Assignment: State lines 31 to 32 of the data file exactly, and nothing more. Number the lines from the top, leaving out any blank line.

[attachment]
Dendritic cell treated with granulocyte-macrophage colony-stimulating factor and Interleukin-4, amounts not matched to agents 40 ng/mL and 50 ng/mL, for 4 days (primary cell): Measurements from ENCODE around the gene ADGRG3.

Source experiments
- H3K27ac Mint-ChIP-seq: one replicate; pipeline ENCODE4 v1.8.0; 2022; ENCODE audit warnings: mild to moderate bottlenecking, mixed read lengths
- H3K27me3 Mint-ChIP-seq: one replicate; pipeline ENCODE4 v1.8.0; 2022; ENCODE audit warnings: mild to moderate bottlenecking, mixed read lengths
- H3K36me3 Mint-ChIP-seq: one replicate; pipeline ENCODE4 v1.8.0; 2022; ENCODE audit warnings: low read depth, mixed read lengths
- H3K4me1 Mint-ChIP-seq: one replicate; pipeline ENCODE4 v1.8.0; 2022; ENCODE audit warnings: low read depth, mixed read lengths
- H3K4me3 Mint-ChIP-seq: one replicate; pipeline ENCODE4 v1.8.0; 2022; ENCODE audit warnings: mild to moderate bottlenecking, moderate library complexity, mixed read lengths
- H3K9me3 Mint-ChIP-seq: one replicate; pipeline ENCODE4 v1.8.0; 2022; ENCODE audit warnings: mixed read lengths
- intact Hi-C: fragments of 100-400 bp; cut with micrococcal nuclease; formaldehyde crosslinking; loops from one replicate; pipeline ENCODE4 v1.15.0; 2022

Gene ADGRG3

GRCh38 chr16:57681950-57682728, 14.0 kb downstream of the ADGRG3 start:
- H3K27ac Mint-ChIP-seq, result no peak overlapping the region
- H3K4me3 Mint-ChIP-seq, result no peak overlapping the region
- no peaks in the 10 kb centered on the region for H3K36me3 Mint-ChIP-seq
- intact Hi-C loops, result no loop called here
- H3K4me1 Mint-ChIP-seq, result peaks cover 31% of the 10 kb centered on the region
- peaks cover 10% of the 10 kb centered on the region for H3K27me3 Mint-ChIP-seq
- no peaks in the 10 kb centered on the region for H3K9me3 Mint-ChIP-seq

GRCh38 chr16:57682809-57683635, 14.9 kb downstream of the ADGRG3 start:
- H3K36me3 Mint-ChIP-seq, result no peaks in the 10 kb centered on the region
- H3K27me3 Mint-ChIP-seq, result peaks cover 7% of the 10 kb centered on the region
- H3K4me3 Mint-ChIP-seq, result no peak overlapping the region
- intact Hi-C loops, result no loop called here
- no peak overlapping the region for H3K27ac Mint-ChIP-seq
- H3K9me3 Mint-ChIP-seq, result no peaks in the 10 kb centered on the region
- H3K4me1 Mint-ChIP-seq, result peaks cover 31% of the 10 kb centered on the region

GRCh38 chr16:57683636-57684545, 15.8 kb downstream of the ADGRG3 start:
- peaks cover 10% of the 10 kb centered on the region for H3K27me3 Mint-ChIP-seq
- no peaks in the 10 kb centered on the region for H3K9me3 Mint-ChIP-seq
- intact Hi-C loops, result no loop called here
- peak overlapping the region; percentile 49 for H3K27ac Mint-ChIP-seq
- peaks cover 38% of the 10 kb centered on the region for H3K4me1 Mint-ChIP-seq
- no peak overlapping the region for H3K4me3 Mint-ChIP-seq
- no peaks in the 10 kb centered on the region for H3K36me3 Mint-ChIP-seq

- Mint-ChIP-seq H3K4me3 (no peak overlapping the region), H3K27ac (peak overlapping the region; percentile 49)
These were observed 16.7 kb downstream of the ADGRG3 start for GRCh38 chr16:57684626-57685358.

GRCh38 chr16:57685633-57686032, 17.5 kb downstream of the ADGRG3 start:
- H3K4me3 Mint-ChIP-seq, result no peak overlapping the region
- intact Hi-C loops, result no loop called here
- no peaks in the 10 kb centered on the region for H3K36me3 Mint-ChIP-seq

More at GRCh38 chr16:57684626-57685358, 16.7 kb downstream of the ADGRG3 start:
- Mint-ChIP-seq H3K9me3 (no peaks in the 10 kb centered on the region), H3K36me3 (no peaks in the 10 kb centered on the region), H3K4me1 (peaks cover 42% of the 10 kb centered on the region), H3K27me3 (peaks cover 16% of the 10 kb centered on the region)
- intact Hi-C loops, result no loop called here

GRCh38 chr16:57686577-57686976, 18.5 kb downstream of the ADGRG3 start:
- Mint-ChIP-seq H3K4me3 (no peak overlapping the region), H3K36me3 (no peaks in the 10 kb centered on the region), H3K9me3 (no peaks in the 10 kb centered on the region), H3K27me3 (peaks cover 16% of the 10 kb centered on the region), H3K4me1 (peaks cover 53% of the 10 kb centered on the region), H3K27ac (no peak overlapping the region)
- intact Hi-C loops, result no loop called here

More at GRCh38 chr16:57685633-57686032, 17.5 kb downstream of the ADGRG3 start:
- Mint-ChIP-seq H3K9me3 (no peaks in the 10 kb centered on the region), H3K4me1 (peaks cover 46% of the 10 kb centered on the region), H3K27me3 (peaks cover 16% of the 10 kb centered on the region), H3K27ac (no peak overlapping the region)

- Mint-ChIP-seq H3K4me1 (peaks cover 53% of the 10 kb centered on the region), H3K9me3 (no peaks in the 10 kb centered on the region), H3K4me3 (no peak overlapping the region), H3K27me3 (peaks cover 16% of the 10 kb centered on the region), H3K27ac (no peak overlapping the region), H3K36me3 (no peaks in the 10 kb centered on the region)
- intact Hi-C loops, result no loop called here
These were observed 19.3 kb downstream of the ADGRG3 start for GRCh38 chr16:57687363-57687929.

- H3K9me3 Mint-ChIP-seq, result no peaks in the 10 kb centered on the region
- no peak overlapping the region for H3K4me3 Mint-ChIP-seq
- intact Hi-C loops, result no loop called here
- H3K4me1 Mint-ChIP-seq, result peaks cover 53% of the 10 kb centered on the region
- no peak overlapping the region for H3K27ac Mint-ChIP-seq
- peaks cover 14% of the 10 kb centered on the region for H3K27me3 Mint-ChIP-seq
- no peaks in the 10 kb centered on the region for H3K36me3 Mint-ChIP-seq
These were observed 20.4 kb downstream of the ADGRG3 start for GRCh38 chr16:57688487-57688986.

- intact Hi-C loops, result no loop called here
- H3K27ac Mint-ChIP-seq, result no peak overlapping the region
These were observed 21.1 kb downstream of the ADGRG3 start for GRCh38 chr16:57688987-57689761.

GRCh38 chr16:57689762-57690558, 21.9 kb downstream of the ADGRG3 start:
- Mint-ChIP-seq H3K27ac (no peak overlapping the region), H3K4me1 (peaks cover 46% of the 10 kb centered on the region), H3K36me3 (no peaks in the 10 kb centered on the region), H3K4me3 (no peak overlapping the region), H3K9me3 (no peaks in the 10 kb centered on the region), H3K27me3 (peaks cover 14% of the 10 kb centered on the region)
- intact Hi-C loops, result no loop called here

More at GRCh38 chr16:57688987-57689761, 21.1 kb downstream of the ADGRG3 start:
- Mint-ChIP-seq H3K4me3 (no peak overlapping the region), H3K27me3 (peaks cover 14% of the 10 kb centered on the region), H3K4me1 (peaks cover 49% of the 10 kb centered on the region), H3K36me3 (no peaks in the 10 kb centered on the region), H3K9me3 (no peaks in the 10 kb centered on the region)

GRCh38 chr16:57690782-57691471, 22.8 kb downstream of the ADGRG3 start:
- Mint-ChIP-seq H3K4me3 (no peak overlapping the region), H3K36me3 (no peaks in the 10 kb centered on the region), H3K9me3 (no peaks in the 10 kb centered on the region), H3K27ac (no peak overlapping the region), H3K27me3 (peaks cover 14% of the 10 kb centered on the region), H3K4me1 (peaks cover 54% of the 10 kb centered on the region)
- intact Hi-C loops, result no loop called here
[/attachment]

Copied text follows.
- peak overlapping the region; percentile 49 for H3K27ac Mint-ChIP-seq
- peaks cover 38% of the 10 kb centered on the region for H3K4me1 Mint-ChIP-seq